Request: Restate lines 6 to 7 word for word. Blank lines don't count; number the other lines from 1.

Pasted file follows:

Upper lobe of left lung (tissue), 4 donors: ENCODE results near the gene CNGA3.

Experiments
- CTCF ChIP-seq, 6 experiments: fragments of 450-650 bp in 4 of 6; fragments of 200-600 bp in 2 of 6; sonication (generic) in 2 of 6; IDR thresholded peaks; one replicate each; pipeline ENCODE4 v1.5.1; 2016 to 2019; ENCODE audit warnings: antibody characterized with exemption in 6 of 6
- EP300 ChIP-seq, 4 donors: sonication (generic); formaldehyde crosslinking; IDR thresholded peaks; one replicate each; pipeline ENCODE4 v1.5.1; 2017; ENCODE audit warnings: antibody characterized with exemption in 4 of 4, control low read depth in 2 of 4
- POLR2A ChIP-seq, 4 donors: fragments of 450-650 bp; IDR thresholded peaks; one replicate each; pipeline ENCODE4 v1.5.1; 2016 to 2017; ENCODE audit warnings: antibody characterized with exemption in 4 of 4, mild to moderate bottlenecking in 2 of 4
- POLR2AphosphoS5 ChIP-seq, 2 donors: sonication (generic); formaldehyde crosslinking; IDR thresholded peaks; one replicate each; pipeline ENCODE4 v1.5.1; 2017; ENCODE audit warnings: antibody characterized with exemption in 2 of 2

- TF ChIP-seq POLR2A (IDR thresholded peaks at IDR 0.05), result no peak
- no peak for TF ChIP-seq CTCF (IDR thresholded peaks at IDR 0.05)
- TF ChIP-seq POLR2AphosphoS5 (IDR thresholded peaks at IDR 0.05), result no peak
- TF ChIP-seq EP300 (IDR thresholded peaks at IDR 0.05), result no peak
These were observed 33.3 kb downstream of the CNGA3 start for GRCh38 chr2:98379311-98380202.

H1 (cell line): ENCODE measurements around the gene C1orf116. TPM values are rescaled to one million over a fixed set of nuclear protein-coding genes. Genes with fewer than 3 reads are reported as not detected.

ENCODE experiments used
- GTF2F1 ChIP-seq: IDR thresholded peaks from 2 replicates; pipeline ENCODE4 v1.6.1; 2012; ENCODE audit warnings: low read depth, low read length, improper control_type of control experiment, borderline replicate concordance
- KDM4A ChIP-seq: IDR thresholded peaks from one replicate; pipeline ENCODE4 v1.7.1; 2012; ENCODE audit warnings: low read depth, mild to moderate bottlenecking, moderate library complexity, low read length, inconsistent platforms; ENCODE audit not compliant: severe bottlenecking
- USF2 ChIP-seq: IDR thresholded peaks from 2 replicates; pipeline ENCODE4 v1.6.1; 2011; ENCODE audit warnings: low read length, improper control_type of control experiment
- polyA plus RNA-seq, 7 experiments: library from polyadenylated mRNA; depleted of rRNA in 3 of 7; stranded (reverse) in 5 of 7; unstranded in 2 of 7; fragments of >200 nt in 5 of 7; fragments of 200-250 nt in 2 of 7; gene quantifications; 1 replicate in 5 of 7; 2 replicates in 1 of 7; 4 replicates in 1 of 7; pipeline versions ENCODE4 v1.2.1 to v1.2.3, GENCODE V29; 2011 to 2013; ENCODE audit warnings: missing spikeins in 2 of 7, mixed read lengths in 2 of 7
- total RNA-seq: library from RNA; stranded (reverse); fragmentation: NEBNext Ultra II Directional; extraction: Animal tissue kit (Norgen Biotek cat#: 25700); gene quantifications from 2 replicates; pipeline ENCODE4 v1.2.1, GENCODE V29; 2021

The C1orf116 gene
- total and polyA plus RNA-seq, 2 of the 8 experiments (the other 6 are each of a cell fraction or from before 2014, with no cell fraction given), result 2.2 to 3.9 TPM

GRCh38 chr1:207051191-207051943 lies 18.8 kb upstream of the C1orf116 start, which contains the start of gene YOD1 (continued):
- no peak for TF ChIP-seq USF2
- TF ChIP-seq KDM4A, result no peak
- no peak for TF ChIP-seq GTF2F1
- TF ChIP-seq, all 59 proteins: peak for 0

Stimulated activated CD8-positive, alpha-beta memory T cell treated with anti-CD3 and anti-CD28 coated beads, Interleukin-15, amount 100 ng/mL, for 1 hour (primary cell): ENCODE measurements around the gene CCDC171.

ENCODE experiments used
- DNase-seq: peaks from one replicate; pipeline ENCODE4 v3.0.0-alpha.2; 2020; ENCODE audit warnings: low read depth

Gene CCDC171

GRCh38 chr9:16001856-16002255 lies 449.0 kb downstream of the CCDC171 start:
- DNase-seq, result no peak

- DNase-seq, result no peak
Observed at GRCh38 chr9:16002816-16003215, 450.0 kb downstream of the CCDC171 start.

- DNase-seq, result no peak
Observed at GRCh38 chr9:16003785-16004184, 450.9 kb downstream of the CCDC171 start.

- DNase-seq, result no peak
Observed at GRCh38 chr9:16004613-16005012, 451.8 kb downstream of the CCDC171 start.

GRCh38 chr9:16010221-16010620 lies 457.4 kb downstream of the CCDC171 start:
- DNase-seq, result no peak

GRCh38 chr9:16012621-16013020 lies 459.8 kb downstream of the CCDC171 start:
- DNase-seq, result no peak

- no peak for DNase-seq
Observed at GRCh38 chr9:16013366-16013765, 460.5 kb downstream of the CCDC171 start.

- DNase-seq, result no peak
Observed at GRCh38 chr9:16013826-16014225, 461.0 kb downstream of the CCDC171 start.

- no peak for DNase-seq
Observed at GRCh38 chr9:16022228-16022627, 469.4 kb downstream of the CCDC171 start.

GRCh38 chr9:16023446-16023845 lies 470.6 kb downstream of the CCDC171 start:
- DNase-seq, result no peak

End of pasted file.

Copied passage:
- POLR2AphosphoS5 ChIP-seq, 2 donors: sonication (generic); formaldehyde crosslinking; IDR thresholded peaks; one replicate each; pipeline ENCODE4 v1.5.1; 2017; ENCODE audit warnings: antibody characterized with exemption in 2 of 2

- TF ChIP-seq POLR2A (IDR thresholded peaks at IDR 0.05), result no peak